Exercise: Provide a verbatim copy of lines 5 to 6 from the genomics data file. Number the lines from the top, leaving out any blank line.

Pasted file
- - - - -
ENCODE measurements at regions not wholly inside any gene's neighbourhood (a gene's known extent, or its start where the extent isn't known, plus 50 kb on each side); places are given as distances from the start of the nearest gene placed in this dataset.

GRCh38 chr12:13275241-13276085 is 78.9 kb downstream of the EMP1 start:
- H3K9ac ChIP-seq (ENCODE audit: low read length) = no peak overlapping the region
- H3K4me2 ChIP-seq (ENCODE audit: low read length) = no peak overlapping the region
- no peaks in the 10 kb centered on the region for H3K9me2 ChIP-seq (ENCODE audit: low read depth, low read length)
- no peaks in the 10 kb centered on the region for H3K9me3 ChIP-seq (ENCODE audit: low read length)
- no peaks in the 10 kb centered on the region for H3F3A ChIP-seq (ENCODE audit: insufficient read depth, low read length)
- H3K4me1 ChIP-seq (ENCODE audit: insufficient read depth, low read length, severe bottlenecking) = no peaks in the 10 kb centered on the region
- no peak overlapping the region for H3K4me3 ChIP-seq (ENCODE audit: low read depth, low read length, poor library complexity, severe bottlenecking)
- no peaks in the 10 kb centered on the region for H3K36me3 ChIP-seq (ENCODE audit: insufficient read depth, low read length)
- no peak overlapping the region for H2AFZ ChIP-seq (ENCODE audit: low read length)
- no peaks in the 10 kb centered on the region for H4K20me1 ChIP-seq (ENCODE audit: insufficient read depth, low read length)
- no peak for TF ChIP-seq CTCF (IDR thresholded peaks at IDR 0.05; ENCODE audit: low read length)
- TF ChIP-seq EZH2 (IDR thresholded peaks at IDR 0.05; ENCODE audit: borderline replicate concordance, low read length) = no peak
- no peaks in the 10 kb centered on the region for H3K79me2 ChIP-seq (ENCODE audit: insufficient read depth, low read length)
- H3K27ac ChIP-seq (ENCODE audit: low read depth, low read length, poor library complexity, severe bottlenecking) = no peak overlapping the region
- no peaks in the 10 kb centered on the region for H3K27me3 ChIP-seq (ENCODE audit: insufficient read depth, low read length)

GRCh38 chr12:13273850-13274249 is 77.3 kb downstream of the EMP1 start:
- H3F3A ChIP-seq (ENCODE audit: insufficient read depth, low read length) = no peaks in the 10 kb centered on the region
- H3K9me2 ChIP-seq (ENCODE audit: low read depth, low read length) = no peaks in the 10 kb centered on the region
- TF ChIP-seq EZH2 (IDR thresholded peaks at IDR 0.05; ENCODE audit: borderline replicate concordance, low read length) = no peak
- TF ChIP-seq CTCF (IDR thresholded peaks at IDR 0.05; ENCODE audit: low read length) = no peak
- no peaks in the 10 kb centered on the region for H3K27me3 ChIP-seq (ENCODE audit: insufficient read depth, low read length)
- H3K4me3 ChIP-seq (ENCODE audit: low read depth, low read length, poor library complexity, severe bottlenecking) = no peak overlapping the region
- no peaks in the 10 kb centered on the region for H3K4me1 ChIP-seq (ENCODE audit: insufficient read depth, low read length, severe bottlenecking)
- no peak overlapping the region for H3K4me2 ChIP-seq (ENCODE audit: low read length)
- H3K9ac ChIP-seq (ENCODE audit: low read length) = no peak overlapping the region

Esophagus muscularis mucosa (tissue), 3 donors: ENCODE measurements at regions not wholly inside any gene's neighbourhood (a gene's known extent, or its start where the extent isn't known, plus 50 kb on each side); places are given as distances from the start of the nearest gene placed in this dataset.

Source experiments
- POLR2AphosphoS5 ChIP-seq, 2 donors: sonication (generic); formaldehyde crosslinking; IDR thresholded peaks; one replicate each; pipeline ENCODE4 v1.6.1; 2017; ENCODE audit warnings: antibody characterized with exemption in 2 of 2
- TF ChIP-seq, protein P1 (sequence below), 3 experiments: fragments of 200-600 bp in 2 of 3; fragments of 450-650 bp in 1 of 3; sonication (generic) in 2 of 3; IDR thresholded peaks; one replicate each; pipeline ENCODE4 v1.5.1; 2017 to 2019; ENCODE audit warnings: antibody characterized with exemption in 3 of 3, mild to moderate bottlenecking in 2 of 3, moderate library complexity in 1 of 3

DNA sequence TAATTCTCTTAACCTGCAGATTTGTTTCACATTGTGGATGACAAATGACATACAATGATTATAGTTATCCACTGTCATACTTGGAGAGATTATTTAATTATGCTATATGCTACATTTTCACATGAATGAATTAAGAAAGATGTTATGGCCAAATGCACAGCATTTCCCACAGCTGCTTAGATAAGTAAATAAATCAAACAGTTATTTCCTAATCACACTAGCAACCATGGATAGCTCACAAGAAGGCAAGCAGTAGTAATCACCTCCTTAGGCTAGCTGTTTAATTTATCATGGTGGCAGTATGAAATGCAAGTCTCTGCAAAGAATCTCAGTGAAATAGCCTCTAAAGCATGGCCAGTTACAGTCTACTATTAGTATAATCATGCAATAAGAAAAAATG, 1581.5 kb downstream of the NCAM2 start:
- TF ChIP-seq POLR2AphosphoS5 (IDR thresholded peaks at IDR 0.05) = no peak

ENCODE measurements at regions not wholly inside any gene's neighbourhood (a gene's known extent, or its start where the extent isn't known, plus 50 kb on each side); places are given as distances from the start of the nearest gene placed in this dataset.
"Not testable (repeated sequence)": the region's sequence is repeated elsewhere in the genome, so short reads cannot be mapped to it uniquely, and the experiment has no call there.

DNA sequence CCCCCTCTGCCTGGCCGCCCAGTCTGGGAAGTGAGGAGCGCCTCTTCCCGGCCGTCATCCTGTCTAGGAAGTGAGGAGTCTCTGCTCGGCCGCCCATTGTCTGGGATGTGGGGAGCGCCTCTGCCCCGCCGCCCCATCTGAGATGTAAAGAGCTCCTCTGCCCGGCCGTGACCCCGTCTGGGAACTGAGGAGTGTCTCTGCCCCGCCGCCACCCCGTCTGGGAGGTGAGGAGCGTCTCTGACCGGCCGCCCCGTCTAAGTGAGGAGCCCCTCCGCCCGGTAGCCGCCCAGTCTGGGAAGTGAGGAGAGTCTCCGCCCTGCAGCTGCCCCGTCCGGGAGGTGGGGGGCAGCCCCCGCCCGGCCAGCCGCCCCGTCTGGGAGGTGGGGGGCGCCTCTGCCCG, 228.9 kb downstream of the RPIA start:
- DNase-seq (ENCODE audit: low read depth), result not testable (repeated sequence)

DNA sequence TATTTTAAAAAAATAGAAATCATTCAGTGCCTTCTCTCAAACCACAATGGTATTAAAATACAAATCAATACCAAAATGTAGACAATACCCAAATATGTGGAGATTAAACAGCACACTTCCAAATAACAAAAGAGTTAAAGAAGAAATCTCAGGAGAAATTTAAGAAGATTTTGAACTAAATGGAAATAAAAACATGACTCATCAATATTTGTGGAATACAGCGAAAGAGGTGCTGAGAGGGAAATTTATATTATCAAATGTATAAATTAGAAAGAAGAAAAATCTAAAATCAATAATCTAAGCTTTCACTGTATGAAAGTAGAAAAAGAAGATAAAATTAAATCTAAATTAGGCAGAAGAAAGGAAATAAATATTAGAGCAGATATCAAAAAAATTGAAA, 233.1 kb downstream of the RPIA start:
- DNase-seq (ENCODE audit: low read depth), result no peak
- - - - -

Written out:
- no peaks in the 10 kb centered on the region for H3K9me2 ChIP-seq (ENCODE audit: low read depth, low read length)
- no peaks in the 10 kb centered on the region for H3K9me3 ChIP-seq (ENCODE audit: low read length)